Asian currencies posted their biggest weekly decline in a month, led by India’s rupee, as weaker-than-forecast US economic data and Europe’s debt crisis damped demand for riskier assets.
More Americans filed claims for jobless benefits in the week ended April 14 and sales of previously owned homes unexpectedly dropped last month, reports showed this week. Spanish bond yields rose to a four-month high at an auction of 10-year securities on Thursday. The MSCI Asia-Pacific Index of stocks dropped 0.8 percent for the week.
“Lingering concerns about the European debt crisis and a slowing US recovery are making it a bit hard to add risk positions,” said Kozo Hasegawa, a Bangkok-based trader at Sumitomo Mitsui Banking Corp.
The rupee slid 1.5 percent this week to 52.0850 per US dollar on Friday in Mumbai, the biggest drop since the five days ended March 23, according to data compiled by Bloomberg. Indonesia’s rupiah fell 0.5 percent to 9,183, and Malaysia’s ringgit slid 0.4 percent to 3.0643.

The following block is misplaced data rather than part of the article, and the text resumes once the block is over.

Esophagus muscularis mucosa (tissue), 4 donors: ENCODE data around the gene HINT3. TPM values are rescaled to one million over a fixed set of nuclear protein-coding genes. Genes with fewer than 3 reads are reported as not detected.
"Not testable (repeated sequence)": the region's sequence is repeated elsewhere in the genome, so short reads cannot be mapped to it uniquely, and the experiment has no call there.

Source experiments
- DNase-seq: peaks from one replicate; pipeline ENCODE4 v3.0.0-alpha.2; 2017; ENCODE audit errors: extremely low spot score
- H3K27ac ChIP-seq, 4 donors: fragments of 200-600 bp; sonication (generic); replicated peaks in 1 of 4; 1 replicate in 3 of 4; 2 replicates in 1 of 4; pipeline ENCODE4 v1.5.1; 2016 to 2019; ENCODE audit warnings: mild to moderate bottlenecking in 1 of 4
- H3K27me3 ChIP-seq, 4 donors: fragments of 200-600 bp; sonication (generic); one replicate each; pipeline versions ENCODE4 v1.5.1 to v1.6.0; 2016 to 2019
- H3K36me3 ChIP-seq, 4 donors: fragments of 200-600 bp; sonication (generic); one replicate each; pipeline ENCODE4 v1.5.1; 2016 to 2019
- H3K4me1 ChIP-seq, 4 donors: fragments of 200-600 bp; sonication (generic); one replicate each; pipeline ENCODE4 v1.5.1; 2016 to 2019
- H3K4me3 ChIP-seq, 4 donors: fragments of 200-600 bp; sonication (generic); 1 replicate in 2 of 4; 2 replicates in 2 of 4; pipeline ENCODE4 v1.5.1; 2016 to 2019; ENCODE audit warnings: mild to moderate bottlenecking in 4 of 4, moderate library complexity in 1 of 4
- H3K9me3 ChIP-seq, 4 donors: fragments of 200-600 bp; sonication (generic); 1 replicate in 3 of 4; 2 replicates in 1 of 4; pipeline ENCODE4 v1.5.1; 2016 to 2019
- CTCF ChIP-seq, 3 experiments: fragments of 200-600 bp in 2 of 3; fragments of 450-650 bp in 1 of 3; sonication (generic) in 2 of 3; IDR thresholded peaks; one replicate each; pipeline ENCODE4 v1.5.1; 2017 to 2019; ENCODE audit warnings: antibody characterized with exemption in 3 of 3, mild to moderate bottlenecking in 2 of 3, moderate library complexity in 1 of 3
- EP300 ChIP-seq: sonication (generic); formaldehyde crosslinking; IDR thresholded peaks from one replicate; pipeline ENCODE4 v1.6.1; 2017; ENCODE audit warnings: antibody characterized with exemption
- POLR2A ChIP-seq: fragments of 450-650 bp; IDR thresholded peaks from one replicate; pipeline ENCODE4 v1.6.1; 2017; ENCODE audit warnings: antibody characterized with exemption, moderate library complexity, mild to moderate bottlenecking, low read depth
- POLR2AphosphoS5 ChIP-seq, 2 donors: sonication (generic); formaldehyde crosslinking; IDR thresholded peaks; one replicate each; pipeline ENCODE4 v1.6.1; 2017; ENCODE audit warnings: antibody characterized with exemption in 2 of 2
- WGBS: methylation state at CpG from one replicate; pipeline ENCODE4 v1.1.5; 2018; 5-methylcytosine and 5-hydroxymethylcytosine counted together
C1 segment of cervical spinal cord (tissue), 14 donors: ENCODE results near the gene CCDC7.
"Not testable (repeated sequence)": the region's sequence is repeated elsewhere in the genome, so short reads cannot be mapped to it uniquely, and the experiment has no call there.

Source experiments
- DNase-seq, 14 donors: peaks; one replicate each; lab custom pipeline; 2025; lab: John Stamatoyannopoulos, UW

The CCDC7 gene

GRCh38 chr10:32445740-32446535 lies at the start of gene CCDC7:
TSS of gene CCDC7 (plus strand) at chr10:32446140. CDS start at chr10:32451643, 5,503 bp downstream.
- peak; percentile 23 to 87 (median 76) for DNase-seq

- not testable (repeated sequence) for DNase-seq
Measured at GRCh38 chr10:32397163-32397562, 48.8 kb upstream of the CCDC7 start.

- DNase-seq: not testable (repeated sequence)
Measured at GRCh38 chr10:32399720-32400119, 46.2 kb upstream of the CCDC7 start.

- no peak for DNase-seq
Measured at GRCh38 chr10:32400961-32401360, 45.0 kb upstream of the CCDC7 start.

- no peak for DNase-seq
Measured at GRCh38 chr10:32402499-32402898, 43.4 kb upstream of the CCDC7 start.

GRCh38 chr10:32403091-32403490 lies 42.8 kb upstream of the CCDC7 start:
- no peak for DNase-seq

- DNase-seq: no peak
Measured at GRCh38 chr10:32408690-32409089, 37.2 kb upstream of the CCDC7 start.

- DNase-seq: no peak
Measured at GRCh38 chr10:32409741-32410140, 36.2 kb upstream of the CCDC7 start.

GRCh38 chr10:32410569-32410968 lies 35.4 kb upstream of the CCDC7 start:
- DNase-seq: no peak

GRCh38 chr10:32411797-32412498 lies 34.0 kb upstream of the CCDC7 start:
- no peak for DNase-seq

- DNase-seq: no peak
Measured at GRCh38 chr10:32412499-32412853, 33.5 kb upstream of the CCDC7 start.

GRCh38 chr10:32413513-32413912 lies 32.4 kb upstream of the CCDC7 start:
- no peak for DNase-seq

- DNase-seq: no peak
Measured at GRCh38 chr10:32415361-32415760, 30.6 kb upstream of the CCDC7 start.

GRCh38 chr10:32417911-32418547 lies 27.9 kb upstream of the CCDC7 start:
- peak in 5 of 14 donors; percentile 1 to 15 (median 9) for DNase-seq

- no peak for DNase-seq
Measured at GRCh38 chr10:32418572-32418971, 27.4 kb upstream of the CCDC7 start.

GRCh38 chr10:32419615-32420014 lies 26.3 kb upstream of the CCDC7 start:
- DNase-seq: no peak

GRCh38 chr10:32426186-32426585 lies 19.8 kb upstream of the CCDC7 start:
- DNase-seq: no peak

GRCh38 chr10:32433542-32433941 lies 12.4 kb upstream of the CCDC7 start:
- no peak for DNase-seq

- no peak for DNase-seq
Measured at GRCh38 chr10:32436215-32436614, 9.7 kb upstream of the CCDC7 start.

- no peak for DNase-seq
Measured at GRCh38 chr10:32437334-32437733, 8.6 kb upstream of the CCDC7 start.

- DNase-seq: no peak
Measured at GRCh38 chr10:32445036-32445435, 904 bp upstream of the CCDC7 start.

The New Taiwan dollar bucked the trend by advancing for a second week as the government vowed to contain inflation. The overnight interbank lending rate reached a three-year high.
“The central bank is quite determined to control inflation,” said Tarsicio Tong (湯健揚), a currency trader at Union Bank of Taiwan (聯邦銀行) in Taipei. “It’s allowing rises in the overnight rate to drain excess cash from the system.”
The NT dollar advanced 0.02 percent this week, according to Taipei Forex Inc, while the overnight money-market rose 0.6 basis points to 0.491 percent this week, according to a weighted average compiled by the Taiwan Interbank Money Center. It reached 0.493 percent on Friday, the highest level since December 2008.
China’s yuan declined 0.09 percent this week to 6.3085 per US dollar after the nation widened the currency’s trading band to 1 percent from 0.5 percent from Monday. The band, which is centered on a rate set daily by the central bank, was last broadened in May 2007 from 0.3 percent. The central bank weakened the yuan’s daily reference rate against the greenback on four out of five days this week.
The won posted a second weekly loss, falling 0.4 percent to 1,139.55 won, as a defiant North said it would continue its space program.
“The won is facing downward pressure with North Korea-related risks and concerns about the global economic recovery,” said Han Sung-min, a Seoul-based currency trader at Busan Bank.
Elsewhere, Thailand’s baht weakened 0.6 percent from April 12 to 30.90. Thailand’s onshore financial markets were closed on April 13 and Monday for public holidays. The Philippine peso climbed 0.1 percent to 42.607, while Vietnam’s dong gained 0.4 percent to 20,838.